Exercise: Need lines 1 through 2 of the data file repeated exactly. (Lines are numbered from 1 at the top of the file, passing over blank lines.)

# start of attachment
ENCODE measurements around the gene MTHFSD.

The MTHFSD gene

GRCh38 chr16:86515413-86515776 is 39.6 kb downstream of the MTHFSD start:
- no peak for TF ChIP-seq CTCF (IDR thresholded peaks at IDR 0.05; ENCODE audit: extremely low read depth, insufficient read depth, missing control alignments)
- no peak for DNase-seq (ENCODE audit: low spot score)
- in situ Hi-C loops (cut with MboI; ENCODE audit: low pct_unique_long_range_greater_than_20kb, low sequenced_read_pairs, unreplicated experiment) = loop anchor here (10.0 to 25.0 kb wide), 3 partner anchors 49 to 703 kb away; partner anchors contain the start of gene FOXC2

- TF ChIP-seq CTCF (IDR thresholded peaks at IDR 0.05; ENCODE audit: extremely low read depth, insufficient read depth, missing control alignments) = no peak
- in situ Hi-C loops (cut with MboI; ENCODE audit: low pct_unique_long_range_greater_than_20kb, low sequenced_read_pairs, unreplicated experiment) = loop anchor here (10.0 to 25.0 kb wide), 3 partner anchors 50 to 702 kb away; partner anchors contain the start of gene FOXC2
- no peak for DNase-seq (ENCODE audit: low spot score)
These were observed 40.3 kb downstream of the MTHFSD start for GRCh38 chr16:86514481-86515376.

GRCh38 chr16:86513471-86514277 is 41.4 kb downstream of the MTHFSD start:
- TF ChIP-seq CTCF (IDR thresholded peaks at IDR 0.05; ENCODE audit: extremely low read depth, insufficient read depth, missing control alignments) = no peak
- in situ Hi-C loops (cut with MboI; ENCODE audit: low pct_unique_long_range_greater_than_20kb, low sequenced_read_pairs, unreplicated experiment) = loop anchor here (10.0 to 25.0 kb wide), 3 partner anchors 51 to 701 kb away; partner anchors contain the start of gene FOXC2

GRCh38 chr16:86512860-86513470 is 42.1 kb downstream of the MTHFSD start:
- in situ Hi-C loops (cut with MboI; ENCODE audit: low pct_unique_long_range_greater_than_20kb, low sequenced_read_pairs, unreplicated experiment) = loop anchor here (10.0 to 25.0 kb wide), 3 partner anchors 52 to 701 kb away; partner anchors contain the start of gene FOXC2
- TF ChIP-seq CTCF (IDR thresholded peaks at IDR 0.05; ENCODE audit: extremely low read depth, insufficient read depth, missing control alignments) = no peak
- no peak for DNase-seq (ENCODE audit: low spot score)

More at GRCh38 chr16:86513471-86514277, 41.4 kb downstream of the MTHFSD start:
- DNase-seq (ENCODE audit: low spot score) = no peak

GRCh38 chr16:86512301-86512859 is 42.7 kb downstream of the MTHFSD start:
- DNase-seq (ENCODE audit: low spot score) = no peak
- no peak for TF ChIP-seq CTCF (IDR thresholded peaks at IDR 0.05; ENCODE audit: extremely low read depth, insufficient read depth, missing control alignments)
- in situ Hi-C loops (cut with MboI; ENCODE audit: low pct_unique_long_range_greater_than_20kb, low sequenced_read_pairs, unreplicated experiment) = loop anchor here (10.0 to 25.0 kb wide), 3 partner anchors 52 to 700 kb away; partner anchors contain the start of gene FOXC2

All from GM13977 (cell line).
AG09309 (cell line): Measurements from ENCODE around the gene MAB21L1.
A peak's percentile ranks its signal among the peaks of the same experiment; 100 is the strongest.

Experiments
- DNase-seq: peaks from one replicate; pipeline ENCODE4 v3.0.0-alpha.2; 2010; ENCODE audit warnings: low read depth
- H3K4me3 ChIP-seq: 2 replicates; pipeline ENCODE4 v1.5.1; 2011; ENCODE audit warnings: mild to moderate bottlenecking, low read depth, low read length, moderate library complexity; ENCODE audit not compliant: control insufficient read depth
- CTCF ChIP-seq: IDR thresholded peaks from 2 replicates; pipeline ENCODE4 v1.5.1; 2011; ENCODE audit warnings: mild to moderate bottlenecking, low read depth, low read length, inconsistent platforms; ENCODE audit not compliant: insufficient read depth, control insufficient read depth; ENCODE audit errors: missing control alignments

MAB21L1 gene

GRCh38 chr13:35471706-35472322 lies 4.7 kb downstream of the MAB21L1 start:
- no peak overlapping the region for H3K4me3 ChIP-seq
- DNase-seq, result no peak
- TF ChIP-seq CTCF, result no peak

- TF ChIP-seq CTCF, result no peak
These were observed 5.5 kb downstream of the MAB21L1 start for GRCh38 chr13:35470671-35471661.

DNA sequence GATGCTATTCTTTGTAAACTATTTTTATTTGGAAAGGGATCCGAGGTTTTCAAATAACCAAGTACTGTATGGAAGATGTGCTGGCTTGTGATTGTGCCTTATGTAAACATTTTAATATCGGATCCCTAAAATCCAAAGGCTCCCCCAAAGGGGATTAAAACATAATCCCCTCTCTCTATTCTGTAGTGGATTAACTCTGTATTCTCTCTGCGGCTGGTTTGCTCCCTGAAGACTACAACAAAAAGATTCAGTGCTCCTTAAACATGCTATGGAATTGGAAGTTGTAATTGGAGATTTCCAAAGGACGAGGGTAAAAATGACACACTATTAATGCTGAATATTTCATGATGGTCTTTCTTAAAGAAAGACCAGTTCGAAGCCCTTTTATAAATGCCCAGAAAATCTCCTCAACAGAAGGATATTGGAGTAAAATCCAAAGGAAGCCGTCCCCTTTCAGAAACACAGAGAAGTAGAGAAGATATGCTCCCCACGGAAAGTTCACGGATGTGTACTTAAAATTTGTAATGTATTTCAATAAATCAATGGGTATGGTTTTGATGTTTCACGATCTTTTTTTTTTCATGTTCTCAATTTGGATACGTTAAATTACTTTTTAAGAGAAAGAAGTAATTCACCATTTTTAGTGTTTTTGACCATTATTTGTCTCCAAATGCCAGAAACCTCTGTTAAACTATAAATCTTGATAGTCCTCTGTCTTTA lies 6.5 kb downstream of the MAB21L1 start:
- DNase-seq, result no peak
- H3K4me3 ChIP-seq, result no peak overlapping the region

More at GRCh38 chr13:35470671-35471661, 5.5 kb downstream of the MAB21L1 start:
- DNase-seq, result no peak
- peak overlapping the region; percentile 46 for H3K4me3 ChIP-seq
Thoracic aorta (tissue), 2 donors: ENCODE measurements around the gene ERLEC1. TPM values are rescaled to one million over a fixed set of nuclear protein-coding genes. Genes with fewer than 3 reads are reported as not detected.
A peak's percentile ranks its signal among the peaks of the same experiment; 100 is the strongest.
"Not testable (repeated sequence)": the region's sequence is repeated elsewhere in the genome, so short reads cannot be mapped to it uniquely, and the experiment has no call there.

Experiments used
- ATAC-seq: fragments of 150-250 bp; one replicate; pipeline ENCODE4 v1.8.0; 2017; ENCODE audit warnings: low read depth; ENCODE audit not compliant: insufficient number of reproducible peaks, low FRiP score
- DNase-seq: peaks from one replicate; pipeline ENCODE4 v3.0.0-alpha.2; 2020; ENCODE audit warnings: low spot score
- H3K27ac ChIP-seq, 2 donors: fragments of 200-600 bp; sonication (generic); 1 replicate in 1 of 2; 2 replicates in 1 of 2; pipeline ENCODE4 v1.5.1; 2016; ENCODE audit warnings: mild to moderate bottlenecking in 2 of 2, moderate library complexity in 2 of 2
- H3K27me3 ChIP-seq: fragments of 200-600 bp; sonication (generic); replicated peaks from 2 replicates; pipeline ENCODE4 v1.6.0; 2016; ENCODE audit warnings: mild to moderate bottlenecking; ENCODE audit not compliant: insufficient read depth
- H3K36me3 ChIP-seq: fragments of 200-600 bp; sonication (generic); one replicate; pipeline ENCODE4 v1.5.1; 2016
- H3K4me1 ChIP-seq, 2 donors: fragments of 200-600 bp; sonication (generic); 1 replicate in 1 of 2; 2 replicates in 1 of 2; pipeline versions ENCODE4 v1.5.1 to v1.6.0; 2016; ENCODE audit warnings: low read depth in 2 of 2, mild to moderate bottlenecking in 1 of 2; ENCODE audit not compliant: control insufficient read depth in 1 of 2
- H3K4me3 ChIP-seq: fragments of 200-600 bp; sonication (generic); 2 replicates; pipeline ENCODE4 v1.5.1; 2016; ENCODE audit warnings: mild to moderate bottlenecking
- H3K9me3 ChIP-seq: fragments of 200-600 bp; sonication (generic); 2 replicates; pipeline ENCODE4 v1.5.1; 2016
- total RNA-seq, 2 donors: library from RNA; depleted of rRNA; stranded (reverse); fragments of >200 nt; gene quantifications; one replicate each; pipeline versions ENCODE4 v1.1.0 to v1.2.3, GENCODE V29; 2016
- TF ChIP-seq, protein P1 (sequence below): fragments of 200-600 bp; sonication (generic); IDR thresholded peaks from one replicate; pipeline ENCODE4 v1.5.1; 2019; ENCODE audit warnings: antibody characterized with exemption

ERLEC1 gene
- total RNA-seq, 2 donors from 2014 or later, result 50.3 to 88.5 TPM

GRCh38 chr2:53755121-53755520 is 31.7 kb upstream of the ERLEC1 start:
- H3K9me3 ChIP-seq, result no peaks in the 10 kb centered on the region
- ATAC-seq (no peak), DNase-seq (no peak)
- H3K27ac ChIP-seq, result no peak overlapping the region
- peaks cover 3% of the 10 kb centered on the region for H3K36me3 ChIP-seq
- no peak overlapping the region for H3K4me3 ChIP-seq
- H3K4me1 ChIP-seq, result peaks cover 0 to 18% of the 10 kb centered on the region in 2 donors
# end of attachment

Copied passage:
ENCODE measurements around the gene MTHFSD.

The MTHFSD gene